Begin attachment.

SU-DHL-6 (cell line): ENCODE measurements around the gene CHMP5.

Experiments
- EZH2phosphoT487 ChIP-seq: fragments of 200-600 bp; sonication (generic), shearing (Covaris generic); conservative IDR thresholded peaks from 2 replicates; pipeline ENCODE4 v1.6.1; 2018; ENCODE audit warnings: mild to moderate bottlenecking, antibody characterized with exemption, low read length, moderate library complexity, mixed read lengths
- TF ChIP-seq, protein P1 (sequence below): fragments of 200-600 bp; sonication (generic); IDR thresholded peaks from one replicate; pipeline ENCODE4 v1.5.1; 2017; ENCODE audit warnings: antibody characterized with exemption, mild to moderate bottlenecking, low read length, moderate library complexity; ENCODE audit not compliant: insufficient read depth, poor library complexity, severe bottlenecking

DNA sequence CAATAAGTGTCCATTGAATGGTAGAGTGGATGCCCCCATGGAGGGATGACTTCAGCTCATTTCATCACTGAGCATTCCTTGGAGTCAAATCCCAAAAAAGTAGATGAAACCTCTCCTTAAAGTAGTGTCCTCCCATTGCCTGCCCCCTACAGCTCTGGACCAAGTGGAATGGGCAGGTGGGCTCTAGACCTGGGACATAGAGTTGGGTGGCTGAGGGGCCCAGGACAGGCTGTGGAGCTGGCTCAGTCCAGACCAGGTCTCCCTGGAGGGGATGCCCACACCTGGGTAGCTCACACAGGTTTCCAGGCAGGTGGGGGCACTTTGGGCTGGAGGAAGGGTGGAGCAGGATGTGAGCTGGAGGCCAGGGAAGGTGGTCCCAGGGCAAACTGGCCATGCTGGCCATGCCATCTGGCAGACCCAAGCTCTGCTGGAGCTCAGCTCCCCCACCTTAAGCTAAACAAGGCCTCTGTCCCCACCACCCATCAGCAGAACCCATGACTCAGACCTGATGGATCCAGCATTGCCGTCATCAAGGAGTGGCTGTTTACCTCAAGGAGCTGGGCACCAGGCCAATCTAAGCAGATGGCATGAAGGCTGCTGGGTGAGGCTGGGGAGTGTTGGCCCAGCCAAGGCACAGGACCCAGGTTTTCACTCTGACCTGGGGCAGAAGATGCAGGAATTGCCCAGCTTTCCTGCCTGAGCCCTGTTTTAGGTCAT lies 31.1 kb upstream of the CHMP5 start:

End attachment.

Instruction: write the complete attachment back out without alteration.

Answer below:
SU-DHL-6 (cell line): ENCODE measurements around the gene CHMP5.

Experiments
- EZH2phosphoT487 ChIP-seq: fragments of 200-600 bp; sonication (generic), shearing (Covaris generic); conservative IDR thresholded peaks from 2 replicates; pipeline ENCODE4 v1.6.1; 2018; ENCODE audit warnings: mild to moderate bottlenecking, antibody characterized with exemption, low read length, moderate library complexity, mixed read lengths
- TF ChIP-seq, protein P1 (sequence below): fragments of 200-600 bp; sonication (generic); IDR thresholded peaks from one replicate; pipeline ENCODE4 v1.5.1; 2017; ENCODE audit warnings: antibody characterized with exemption, mild to moderate bottlenecking, low read length, moderate library complexity; ENCODE audit not compliant: insufficient read depth, poor library complexity, severe bottlenecking

DNA sequence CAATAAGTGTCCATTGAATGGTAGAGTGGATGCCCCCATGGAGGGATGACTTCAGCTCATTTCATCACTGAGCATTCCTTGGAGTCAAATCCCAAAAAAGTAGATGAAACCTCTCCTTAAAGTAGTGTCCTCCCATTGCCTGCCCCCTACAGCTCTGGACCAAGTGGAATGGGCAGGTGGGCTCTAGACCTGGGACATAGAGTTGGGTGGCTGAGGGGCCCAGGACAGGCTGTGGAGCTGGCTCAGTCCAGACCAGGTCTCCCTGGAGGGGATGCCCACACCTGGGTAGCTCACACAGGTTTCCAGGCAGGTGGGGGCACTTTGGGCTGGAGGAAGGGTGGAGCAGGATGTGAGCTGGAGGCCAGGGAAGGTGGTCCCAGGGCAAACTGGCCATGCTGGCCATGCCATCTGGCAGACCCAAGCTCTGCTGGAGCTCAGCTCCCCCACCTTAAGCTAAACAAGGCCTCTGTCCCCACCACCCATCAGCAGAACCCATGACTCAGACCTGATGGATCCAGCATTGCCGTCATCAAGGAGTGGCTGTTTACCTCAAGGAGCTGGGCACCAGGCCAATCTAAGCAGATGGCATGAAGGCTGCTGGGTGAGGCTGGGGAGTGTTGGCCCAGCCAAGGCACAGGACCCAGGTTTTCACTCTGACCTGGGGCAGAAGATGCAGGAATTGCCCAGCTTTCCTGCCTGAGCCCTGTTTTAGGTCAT lies 31.1 kb upstream of the CHMP5 start: